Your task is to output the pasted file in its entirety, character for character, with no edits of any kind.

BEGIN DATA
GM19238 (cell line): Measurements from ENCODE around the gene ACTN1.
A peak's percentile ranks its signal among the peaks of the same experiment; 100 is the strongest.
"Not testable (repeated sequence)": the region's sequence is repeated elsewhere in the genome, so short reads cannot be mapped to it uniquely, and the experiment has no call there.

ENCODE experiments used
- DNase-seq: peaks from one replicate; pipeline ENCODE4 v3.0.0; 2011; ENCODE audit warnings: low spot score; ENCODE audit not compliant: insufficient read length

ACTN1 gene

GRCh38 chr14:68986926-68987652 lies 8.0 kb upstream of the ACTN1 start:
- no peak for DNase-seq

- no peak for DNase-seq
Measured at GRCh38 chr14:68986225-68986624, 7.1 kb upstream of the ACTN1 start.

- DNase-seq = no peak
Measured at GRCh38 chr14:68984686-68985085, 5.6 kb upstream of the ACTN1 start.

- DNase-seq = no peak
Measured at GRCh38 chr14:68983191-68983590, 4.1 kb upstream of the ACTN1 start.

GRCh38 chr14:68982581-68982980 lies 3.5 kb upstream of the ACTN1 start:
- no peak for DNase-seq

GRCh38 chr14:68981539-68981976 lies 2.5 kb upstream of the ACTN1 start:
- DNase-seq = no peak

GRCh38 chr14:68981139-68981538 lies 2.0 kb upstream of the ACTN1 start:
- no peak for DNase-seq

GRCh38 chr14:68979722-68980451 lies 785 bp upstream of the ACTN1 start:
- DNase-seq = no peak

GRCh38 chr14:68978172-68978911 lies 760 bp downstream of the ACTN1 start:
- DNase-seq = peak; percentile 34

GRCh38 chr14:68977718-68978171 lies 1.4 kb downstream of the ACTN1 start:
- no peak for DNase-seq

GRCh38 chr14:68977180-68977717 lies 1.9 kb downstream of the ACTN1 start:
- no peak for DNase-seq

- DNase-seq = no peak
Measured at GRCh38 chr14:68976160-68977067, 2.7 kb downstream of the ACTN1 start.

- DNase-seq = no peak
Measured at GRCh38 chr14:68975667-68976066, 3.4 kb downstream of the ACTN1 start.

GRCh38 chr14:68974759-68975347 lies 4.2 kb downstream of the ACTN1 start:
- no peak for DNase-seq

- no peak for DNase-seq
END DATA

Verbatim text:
GM19238 (cell line): Measurements from ENCODE around the gene ACTN1.
A peak's percentile ranks its signal among the peaks of the same experiment; 100 is the strongest.
"Not testable (repeated sequence)": the region's sequence is repeated elsewhere in the genome, so short reads cannot be mapped to it uniquely, and the experiment has no call there.

ENCODE experiments used
- DNase-seq: peaks from one replicate; pipeline ENCODE4 v3.0.0; 2011; ENCODE audit warnings: low spot score; ENCODE audit not compliant: insufficient read length

ACTN1 gene

GRCh38 chr14:68986926-68987652 lies 8.0 kb upstream of the ACTN1 start:
- no peak for DNase-seq

- no peak for DNase-seq
Measured at GRCh38 chr14:68986225-68986624, 7.1 kb upstream of the ACTN1 start.

- DNase-seq = no peak
Measured at GRCh38 chr14:68984686-68985085, 5.6 kb upstream of the ACTN1 start.

- DNase-seq = no peak
Measured at GRCh38 chr14:68983191-68983590, 4.1 kb upstream of the ACTN1 start.

GRCh38 chr14:68982581-68982980 lies 3.5 kb upstream of the ACTN1 start:
- no peak for DNase-seq

GRCh38 chr14:68981539-68981976 lies 2.5 kb upstream of the ACTN1 start:
- DNase-seq = no peak

GRCh38 chr14:68981139-68981538 lies 2.0 kb upstream of the ACTN1 start:
- no peak for DNase-seq

GRCh38 chr14:68979722-68980451 lies 785 bp upstream of the ACTN1 start:
- DNase-seq = no peak

GRCh38 chr14:68978172-68978911 lies 760 bp downstream of the ACTN1 start:
- DNase-seq = peak; percentile 34

GRCh38 chr14:68977718-68978171 lies 1.4 kb downstream of the ACTN1 start:
- no peak for DNase-seq

GRCh38 chr14:68977180-68977717 lies 1.9 kb downstream of the ACTN1 start:
- no peak for DNase-seq

- DNase-seq = no peak
Measured at GRCh38 chr14:68976160-68977067, 2.7 kb downstream of the ACTN1 start.

- DNase-seq = no peak
Measured at GRCh38 chr14:68975667-68976066, 3.4 kb downstream of the ACTN1 start.

GRCh38 chr14:68974759-68975347 lies 4.2 kb downstream of the ACTN1 start:
- no peak for DNase-seq

- no peak for DNase-seq